The question might not be new but is surely still very hot.
Does Web 2.0, a more widespread and improved Internet connection and the ability to air personal opinions on blogs, social networks and websites make us automatically more engaged with the reality we live in?
Prof. Henry Jenkins is an authority in the field of participatory culture and the (unfulfilled) promise of Web 2.0
Is our society more democratic because of the availability of these new platforms to debate on and exchange views?
A 2011 study published by the University of California Humanities Research Institute reported that "youth who pursue their interests on the Internet are more likely to be engaged in civic and political issues", a good hope for the future of western societies at large.
Young generations are without any doubt the ones who will reap the benefits and advantages introduced by the Internet Revolution, but what about present days?
Although technical difficulties, such as access to the network, low IT literacy in certain layers of society and specific countries are still elements contributing to the persistence of the digital divide, what worries me is something else.
Does anybody really read what we write on our blogs, Twitter feeds or Facebook posts? Does anybody actually take the time to ponder about the messages we send out into the infinite web of the Internet?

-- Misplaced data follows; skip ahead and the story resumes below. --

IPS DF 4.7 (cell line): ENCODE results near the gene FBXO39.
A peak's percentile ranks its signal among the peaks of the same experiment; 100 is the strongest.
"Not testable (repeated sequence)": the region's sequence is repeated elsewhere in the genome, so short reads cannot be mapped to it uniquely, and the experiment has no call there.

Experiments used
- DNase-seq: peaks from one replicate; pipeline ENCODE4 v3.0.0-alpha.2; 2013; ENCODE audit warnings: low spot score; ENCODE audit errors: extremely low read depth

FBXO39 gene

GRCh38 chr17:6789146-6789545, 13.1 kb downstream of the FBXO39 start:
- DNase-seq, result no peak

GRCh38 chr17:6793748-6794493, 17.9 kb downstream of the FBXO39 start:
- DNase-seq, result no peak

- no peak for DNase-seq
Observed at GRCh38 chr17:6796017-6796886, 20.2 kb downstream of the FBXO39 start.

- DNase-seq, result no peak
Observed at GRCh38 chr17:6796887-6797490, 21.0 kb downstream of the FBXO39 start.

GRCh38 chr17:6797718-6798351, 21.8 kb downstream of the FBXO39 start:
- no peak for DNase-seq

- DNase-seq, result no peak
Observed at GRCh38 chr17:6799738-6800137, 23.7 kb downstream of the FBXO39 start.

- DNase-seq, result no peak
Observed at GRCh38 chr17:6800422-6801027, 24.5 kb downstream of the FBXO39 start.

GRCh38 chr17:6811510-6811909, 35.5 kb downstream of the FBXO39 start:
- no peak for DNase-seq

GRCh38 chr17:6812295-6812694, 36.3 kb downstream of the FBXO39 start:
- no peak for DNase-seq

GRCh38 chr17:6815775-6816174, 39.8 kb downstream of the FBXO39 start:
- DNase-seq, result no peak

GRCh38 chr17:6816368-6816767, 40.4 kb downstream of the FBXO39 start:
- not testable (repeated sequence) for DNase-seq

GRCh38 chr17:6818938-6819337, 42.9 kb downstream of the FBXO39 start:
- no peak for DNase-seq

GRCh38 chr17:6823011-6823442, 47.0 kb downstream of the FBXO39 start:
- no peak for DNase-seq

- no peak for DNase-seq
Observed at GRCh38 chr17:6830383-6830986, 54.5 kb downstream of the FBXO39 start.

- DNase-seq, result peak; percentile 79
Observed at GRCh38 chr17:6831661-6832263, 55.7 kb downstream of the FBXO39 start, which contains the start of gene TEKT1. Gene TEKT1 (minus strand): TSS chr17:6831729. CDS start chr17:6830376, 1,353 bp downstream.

Noise is becoming almost indistinguishable from the signals we want to send and, although most of us are technically enabled to share opinions and participate in debates, in practice the majority of conversations end up in nothing.
Just pick a random Youtube video and check the comments below it: most of the times the conversation drifts into personal insults and meaningless remarks. Or check your Facebook feed to see what your "friends" are talking about. Are we really more engaged in the world around us or only in the world within us?
I think the answer to the good old question "do new media make our culture more participatory" would be yes, if only we had already embraced the cultural shift in our offline life required to listen well before sharing our views and be prepared to oppose rational arguments to ongoing debates.
So, in my opinion, the participatory promise of Web 2.0 is yet to be fulfilled and it will require a lot of work on the way we interact with each other and the life world around us first.
What is your experience about it? Would love to hear from you community fellows!
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